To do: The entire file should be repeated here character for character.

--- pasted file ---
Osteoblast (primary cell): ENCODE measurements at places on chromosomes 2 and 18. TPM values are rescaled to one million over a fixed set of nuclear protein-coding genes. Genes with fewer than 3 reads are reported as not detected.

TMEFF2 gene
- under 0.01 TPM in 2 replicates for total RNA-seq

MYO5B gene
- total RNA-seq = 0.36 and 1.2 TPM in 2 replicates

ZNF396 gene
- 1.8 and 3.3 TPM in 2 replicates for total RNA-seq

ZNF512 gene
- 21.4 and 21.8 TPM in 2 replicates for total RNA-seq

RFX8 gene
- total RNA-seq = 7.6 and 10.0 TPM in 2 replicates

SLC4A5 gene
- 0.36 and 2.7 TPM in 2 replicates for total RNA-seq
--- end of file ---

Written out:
Osteoblast (primary cell): ENCODE measurements at places on chromosomes 2 and 18. TPM values are rescaled to one million over a fixed set of nuclear protein-coding genes. Genes with fewer than 3 reads are reported as not detected.

TMEFF2 gene
- under 0.01 TPM in 2 replicates for total RNA-seq

MYO5B gene
- total RNA-seq = 0.36 and 1.2 TPM in 2 replicates

ZNF396 gene
- 1.8 and 3.3 TPM in 2 replicates for total RNA-seq

ZNF512 gene
- 21.4 and 21.8 TPM in 2 replicates for total RNA-seq

RFX8 gene
- total RNA-seq = 7.6 and 10.0 TPM in 2 replicates

SLC4A5 gene
- 0.36 and 2.7 TPM in 2 replicates for total RNA-seq